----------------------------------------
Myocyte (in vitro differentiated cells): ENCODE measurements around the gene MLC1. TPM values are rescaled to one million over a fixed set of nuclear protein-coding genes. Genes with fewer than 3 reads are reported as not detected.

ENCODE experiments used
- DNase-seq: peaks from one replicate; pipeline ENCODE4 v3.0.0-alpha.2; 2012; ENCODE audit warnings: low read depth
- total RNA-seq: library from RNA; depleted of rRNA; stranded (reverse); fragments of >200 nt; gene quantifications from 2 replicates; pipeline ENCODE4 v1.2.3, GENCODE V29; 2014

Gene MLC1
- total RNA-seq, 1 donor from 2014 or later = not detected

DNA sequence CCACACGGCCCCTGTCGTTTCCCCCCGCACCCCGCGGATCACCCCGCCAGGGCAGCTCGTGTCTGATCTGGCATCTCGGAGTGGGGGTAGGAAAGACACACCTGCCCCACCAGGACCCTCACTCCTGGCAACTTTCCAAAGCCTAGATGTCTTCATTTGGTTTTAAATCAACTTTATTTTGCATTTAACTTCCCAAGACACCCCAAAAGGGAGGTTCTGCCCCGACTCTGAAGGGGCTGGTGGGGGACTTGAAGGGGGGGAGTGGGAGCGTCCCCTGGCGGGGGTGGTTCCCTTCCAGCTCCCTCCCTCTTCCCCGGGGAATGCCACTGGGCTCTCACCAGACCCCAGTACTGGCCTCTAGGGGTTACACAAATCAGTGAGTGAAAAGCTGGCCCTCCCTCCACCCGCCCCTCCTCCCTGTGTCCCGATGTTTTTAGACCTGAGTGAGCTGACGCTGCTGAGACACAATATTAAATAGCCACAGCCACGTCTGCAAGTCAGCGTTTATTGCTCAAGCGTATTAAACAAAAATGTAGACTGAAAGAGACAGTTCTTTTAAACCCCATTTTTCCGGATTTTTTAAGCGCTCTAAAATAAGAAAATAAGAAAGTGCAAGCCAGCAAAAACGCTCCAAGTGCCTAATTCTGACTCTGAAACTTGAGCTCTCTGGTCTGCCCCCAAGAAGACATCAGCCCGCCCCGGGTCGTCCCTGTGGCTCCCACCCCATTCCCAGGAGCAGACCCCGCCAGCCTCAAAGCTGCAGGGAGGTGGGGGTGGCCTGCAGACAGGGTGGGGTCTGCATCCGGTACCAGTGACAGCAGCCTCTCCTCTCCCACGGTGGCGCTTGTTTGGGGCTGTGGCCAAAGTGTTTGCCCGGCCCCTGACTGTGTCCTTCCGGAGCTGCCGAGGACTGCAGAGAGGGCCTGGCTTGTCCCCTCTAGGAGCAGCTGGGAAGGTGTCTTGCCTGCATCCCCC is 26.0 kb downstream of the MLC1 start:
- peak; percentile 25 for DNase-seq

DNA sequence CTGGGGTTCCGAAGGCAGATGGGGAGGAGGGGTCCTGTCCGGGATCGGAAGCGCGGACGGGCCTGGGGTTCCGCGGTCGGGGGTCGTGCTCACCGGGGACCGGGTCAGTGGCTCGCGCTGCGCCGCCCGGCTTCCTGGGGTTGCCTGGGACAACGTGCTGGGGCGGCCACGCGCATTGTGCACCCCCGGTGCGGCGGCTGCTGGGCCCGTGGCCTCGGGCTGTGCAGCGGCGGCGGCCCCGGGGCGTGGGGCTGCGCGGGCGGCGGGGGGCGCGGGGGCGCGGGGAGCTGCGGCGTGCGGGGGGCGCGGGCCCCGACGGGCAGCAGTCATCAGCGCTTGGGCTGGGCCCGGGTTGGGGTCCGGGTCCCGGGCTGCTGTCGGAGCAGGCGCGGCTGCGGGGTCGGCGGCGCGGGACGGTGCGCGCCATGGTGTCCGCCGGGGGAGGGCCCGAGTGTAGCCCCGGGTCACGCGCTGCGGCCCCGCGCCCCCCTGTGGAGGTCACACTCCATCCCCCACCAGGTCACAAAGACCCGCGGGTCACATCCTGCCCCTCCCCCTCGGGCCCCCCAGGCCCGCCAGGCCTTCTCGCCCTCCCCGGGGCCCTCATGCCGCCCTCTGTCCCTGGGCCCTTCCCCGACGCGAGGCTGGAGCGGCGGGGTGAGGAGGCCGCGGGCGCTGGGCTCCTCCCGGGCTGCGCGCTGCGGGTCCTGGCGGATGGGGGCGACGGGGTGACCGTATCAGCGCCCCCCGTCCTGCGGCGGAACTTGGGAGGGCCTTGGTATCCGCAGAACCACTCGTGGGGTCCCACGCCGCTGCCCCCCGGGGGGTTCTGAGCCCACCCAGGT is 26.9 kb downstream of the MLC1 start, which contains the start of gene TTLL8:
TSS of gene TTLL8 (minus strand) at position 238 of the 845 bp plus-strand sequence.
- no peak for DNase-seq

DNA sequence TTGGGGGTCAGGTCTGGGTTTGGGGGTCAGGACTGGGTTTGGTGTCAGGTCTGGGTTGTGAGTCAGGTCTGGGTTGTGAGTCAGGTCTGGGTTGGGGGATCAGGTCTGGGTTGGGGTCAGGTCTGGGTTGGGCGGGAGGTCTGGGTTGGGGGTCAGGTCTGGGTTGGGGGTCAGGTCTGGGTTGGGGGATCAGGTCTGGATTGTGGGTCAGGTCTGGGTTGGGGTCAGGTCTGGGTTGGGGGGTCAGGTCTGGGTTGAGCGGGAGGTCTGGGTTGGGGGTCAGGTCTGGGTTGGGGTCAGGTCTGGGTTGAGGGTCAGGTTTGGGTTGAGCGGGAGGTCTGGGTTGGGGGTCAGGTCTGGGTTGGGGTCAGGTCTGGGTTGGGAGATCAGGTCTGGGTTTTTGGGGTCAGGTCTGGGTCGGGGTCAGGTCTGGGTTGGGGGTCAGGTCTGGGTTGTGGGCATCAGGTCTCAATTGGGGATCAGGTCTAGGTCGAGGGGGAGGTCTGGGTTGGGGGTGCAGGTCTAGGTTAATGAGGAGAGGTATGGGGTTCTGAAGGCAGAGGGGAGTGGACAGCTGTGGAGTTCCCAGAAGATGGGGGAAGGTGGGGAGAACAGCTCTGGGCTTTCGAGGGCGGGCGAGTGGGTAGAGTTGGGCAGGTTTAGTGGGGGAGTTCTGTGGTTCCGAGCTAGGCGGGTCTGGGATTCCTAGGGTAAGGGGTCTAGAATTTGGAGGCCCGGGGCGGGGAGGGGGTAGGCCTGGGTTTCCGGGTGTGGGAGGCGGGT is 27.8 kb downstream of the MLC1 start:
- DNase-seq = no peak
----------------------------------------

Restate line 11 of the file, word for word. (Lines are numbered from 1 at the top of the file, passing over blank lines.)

- no peak for DNase-seq